Intercolombia, a company owned by Colombian power company ISA, has just installed a $61 million stabilizer system to prevent power oscillation and keep the right electricity tension for residents and industry in the Bogota area.
The system, known as a Static Synchronous Compensator, will “guarantee and improve the stability” of the energy supply to central Colombia, which accounts for 27 percent of all Colombian energy consumption, Carlos Duque, who is in charge of all projects of Intercolombia, told Latin Business Daily by telephone from Colombia.
The equipment was urgently needed as another project by another operator building a transmission line to this heavily industrialized area was delayed, making it vulnerable. It works like a voltage stabilizer like those one has at home to protect electronic equipment but at a much bigger scale, he said.
This “last generation” equipment has been installed in existing substations to protect the supply made available to industries because it keeps the same tension, he added. The contractor for the development of the system was Siemens, so key parts were made in Germany while others were built in China.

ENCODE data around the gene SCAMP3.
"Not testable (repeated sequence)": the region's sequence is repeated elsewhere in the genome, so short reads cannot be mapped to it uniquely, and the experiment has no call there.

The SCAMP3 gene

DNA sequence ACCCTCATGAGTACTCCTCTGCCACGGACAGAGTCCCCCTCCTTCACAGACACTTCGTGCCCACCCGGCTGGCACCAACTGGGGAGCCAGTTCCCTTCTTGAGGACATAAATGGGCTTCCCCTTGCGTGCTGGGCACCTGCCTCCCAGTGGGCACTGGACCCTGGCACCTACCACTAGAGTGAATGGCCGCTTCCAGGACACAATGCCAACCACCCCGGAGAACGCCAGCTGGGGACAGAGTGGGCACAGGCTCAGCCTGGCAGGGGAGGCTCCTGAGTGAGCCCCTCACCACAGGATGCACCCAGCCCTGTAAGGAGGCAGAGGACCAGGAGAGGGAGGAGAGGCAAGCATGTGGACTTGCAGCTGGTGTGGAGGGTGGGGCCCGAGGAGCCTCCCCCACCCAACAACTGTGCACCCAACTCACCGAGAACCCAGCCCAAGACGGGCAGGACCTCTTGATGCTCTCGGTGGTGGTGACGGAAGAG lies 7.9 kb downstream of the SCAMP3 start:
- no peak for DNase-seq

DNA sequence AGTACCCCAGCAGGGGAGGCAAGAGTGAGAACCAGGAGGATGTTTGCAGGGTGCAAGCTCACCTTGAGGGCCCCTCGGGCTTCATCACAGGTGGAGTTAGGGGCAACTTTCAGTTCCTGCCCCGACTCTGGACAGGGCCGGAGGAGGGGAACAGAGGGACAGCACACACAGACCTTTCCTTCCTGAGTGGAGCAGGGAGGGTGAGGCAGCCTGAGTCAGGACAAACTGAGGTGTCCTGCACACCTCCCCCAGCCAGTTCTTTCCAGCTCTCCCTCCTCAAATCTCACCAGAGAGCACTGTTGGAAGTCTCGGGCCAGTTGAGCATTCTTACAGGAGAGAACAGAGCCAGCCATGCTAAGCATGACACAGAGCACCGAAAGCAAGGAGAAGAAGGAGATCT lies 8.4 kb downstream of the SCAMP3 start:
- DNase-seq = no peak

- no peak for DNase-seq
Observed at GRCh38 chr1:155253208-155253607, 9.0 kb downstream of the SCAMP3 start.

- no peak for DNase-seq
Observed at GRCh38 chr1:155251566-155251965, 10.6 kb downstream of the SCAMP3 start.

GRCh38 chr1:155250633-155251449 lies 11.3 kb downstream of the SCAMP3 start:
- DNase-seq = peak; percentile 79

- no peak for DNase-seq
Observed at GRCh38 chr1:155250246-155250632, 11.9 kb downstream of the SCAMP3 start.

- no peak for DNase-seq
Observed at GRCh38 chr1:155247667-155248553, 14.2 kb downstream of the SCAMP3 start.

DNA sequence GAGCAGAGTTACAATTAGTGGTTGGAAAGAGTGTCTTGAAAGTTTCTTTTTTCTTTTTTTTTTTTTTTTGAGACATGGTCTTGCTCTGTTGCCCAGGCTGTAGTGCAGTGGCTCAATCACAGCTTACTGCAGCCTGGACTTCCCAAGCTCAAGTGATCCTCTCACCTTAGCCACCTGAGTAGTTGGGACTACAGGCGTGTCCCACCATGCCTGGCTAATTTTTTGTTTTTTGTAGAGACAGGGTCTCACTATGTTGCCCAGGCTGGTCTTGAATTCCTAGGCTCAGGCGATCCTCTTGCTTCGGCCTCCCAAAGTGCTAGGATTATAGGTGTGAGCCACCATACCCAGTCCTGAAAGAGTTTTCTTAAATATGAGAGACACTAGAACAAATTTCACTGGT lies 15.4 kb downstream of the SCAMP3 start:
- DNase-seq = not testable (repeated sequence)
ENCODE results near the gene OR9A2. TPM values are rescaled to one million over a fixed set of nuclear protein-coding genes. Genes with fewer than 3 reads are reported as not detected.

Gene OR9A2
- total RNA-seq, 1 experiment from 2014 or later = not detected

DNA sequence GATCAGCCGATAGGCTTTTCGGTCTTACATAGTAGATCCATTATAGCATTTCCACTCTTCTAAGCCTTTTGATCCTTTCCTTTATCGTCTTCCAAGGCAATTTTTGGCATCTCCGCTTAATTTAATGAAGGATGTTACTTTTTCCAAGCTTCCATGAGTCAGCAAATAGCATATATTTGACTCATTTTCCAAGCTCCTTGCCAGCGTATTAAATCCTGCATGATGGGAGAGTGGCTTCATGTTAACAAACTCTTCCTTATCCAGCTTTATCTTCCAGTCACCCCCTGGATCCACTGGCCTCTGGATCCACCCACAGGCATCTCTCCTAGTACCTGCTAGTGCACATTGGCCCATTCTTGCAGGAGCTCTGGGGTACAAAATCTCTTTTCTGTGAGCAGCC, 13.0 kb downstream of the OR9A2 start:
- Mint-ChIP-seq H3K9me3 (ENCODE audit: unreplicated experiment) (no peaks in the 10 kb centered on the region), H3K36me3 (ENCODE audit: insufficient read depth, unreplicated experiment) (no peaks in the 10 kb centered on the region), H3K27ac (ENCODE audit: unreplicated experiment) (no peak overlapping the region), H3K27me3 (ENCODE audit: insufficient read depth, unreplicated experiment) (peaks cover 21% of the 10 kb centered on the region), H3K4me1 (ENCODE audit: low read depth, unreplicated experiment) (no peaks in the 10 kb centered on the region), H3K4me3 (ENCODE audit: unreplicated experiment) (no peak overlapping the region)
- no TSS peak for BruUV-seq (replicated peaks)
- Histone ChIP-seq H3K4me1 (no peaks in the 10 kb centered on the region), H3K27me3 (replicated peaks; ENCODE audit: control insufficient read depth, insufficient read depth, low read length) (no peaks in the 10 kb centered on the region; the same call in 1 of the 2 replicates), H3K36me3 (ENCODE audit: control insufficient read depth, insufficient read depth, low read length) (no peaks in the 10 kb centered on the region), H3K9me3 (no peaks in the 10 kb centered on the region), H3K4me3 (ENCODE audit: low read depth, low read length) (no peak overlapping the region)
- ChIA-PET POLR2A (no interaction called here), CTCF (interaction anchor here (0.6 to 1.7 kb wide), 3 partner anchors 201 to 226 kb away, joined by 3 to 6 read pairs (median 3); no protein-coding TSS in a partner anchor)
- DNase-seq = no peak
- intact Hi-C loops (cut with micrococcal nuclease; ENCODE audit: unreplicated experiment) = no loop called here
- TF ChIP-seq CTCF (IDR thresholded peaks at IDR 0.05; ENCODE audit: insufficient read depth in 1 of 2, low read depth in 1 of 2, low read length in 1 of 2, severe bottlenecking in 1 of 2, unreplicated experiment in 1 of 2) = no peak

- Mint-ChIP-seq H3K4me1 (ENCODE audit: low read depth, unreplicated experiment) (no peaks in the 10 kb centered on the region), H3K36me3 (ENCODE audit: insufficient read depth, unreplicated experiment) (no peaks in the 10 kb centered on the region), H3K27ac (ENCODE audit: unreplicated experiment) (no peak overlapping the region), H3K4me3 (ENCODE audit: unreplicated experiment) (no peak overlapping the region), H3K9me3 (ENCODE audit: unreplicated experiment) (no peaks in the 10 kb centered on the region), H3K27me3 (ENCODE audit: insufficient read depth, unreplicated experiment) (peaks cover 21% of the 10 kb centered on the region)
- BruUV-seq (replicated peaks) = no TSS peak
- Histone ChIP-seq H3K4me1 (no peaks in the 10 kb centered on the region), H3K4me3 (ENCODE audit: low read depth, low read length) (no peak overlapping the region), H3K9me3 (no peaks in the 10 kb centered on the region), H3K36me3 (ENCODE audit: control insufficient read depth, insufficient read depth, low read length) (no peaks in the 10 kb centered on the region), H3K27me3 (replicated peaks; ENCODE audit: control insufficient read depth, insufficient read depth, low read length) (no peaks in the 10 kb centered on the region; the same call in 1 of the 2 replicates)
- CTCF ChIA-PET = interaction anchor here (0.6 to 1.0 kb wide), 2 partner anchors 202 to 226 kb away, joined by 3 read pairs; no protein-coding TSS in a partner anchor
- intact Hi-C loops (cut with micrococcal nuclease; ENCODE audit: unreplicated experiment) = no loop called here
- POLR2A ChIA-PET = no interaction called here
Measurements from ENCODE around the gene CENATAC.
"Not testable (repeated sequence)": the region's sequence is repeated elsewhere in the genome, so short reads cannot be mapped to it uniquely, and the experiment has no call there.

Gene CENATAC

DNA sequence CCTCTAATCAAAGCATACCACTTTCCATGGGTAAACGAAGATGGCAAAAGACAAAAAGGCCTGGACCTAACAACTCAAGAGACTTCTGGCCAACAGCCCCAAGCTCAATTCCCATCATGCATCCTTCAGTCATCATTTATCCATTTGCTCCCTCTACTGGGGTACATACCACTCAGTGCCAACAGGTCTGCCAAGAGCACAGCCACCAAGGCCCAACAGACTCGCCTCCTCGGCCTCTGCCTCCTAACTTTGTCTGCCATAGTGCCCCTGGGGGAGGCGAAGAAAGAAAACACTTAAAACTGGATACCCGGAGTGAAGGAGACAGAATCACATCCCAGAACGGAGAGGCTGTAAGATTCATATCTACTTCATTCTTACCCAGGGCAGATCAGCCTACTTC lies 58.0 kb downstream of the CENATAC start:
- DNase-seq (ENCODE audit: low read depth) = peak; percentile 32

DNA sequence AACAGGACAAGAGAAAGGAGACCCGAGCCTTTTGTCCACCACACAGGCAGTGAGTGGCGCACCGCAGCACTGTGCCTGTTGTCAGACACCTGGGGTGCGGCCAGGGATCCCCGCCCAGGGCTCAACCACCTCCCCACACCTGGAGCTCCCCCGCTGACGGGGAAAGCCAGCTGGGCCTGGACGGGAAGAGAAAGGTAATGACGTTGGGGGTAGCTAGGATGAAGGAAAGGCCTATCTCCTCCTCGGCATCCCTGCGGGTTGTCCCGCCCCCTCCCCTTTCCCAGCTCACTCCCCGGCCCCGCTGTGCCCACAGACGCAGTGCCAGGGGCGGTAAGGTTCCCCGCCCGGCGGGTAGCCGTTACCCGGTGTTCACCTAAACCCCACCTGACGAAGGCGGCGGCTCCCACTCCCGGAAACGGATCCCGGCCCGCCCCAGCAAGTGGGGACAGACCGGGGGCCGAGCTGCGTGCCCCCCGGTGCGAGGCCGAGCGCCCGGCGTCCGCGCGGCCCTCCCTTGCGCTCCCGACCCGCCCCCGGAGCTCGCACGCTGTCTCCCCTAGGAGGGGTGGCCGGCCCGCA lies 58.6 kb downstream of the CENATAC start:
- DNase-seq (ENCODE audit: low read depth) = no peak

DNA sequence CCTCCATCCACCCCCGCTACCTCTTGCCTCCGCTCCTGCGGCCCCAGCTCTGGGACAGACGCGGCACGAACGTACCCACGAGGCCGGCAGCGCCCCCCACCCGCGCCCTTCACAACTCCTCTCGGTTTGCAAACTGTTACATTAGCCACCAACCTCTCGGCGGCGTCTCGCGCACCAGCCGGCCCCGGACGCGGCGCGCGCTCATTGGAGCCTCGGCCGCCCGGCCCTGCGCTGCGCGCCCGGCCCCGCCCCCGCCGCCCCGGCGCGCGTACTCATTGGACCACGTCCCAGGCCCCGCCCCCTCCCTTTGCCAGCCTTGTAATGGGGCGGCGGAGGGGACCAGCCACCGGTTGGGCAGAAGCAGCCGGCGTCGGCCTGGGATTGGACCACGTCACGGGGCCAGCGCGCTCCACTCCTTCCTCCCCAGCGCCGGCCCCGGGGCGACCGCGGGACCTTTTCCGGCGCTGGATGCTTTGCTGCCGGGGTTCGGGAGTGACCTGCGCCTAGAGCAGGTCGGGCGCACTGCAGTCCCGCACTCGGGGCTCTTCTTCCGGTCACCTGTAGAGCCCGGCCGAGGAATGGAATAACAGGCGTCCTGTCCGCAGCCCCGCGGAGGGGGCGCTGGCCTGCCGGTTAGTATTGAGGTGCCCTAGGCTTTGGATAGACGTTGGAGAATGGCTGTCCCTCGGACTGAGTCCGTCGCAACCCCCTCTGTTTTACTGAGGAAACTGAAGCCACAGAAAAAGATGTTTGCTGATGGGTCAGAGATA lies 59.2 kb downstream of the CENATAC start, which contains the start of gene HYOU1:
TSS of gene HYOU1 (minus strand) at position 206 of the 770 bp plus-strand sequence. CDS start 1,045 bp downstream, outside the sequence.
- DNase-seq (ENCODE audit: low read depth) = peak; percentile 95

Luis Miguel Cabrera, another official at Intercolombia, said because of the large number of industries in the Bogota area, any potential failure would have had serious consequences. Lost tension and a fluctuation of energy could impact industries and their investments, he said. To prevent this, Statcom will help regulate tension by acting as fast as possible to keep the power supply stable. The system can adjust the supply in thousandths of a second, he added.
The system is the biggest in the region operating at such a high altitude, Cabrera said. The system operates at 8,530 feet above sea level.
“With higher altitude there is less oxygen," he said. "It is more likely to see jumps in current as the volume of space is much bigger."
Cabrera said the project was scheduled to be set up by the end of November, but Intercolombia was able to complete it early and the operation started Sept. 20. A high coordination level with contractors, specialists and other participants made this early completion possible, he said. The system will also help keep a steady and stable power supply to the east of the country.
ISA, the Colombian holding company that owns Intercolombia, is the biggest energy transportation company in Latin America with more than 26,000 miles of high-tension circuits. ISA companies operate and maintain international transmission lines operating between Venezuela and Colombia, as well as between Colombia and Ecuador and also between Ecuador and Peru. ISA companies also operate transmission lines within Bolivia, Brazil, Colombia, Chile and Peru.